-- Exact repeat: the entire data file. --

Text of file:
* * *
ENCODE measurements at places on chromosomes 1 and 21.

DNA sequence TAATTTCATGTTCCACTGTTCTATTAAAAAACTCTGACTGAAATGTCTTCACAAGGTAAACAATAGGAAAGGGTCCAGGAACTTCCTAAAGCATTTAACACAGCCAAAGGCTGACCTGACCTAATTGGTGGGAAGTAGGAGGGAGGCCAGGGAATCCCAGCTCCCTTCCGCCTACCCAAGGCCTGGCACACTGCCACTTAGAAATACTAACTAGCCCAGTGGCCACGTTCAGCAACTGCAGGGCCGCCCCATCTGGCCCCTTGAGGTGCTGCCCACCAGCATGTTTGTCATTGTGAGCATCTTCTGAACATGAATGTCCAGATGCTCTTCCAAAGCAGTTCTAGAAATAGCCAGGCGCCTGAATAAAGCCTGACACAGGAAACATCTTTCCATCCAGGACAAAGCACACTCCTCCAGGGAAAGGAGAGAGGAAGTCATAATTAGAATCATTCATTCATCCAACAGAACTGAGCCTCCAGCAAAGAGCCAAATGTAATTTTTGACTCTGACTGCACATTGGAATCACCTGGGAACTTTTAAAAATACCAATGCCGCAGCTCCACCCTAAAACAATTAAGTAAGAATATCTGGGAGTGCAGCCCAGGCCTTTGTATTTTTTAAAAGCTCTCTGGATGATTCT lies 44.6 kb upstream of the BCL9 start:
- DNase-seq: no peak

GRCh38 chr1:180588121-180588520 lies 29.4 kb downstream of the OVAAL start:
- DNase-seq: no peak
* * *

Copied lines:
ENCODE measurements at places on chromosomes 1 and 21.

DNA sequence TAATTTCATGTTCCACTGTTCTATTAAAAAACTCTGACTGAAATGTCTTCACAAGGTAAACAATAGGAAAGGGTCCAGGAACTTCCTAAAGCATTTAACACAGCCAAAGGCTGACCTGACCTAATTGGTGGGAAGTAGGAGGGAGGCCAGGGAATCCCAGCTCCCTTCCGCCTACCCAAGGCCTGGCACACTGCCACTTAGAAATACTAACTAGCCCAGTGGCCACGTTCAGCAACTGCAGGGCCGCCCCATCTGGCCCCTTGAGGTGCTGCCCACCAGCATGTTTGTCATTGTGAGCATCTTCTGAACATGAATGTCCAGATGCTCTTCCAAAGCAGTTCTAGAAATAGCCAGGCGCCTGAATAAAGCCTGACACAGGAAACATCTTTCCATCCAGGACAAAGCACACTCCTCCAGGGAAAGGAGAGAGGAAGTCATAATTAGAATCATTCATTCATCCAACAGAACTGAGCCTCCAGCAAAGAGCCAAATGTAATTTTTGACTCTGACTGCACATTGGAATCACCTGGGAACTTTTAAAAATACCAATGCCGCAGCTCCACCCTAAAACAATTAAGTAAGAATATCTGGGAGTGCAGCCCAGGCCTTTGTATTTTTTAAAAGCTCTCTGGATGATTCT lies 44.6 kb upstream of the BCL9 start:
- DNase-seq: no peak

GRCh38 chr1:180588121-180588520 lies 29.4 kb downstream of the OVAAL start:
- DNase-seq: no peak